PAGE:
The Governor and agency have stated that they will not let this type of false alarm happen again.
There likely will be further news, discussion and legislative hearings on this in the coming days and weeks.
Hawaii can rest assured, that despite the dire warning and short term panic, that today’s “missile attack” was not the real thing. Perhaps it is a wake-up call to bring this issue to the forefront and help us be prepared for the next time.
2018 started off with a spectacular full moon (a rarity for the first day of the year) and sunrise as captured in these images taken from Diamond Head Lookout in Honolulu on the island of Oahu. Sunrise viewers had to get up early to catch the sunrise which occurred slightly after 7:08 a.m. in the morning.
The hour leading up to sunrise was filled with a starlit sky that gradually became the first morning on the new year, as the sun’s light slowly turned night into day.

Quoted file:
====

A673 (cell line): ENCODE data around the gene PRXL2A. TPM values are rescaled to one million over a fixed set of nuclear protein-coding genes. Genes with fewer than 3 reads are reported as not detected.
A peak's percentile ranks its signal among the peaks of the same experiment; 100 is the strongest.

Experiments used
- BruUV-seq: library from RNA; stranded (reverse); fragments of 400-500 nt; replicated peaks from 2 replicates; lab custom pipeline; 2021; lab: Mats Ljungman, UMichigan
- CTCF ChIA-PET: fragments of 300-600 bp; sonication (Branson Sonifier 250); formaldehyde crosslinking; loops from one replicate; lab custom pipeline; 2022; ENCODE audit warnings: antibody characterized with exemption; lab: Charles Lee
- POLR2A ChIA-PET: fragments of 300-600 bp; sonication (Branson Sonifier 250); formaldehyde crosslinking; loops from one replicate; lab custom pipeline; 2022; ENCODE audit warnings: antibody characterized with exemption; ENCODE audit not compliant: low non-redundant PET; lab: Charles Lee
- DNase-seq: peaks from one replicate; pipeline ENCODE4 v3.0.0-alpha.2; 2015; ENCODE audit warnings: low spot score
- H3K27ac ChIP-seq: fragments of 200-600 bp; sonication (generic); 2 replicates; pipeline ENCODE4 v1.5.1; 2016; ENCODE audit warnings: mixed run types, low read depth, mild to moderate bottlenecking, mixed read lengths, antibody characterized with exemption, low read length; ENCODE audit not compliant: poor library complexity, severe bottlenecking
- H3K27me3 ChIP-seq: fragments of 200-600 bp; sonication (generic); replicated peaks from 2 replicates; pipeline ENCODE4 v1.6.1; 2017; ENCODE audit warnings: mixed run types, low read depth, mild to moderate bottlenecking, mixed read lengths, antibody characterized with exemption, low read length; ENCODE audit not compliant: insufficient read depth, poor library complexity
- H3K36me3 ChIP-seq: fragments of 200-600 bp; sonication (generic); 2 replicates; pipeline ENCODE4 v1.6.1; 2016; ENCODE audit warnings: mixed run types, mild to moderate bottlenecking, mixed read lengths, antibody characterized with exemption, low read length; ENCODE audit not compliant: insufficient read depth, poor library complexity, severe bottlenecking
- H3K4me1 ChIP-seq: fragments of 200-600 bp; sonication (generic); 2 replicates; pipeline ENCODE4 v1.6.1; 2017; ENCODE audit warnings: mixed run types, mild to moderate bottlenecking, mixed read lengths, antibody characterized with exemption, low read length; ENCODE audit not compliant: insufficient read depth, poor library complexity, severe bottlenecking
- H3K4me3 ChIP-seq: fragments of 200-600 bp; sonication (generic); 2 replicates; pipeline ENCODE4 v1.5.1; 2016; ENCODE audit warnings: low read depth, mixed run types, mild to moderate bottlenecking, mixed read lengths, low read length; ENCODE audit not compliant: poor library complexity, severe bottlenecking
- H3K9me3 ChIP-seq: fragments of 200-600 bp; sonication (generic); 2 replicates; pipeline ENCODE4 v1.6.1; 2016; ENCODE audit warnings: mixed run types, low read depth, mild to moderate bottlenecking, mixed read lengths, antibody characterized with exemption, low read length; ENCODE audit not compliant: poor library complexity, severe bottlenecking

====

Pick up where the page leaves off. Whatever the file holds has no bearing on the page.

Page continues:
It is hoped that with the dawn of a new day as well as a new year, that 2018 will be a year filled with peace, love and prosperity. Here’s wishing all of our readers the best in the new year.
The sun rises in the east between the island of Maui and Lanai (above and below). Photos taken by Mel on January 1, 2018.
Spectators take in the sight of the new day in the new year of 2018.
The full moon which made an appearance on this first day of the new year of 2018, slowly left Hawaii as it moved on to Eastern Asia. Early risers were treated to the rare sight of a new year’s full moon setting about a half hour before sunrise. These two photos show the moon setting behind the bulk of Diamond Head mountain on the island of Oahu, Hawaii.
Saving rail is more important than saving the taxpayers.
This is the conclusion that I have come to at the close of this week’s “special session” in which legislators chose to extend the General Excise Tax surcharge to fund rail by another 3 years to 2030 and levy an increase to the Transient Accommodations Tax (TAT) charged statewide on all hotel and travel accommodations. The result of the tax increase and extension will be far reaching into peoples’ pocketbooks for years and decades to come.
Read my commentary at the Hawaii Political Platter Blog.